ST. LOUIS (KMOX) – It may send a message, but the stripping of the Washington Redskins’ federal trademark is more of a moral victory for opponents of the nickname than anything else.
That’s according to a local trademark-law expert, St. Louis University Associate Law Professor Yvette Liebesman, who says the ruling doesn’t completely eliminate the team’s trademark protection.
“They may still be able to stop people from selling—and that’s the key word, the selling of Redskins stuff—based on a different section of the law for unregistered marks,” she says. “And even if they have no federal rights, every state has its own trademark laws.”
Liebesman tells KMOX’s Charles Brennan that means the team can sue in each state to stop the sale of its merchandise.
But she says everything’s on hold, pending an appeal of the Patent Office ruling.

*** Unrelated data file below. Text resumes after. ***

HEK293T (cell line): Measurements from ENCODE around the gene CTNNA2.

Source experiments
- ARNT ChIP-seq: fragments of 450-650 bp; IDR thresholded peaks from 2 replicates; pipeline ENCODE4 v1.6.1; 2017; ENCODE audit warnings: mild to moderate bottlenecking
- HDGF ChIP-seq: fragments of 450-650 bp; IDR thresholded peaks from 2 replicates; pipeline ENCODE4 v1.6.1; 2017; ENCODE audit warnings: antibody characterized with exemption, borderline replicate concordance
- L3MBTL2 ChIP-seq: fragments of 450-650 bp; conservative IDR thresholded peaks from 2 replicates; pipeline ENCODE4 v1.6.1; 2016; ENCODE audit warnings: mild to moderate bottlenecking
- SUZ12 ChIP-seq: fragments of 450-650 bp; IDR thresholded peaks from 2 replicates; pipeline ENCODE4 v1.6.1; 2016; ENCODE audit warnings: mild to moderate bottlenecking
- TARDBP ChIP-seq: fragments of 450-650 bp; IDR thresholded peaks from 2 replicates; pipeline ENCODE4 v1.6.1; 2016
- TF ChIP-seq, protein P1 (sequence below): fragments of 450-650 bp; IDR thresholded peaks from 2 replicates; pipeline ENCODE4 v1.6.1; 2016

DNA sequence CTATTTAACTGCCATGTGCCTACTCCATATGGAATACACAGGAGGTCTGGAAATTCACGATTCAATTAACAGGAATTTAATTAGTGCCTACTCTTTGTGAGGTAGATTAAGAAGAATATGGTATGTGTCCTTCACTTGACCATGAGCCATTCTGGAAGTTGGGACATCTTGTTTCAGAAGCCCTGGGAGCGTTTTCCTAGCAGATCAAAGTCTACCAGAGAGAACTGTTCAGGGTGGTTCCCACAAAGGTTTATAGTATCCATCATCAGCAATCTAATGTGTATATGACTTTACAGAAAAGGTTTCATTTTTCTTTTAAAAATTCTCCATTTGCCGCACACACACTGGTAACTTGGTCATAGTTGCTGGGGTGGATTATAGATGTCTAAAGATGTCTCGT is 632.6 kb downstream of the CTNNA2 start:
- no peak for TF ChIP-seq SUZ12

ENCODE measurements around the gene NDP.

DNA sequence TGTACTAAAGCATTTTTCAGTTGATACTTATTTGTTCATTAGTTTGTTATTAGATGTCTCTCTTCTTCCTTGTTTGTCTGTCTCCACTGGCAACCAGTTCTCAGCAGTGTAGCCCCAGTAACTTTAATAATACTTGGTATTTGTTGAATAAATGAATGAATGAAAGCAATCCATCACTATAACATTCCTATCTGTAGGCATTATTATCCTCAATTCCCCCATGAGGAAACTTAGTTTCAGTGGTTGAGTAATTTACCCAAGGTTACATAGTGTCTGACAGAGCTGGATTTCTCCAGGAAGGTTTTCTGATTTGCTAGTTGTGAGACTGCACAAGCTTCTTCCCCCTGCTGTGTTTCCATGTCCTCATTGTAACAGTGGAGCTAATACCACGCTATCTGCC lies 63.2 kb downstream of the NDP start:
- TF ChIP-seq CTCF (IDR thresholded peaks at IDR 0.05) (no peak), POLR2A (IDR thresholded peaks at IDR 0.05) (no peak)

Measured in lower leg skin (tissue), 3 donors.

The last time the Washington Redskins lost their trademark protection, the decision was overruled, but Liebesman says that’s not as likely to happen this time.
Liebesman says after the 1999 decision the court ruled the plaintiffs were too old and waited too long to file suit. She’s says that’s not the case now.
“All these folks that signed on board this time around were under age 24, so therefore they meet this requirement of being young enough to now assert their rights,” she says.
Liebesman says the Redskins will maintain their trademark protection until their appeals are exhausted.
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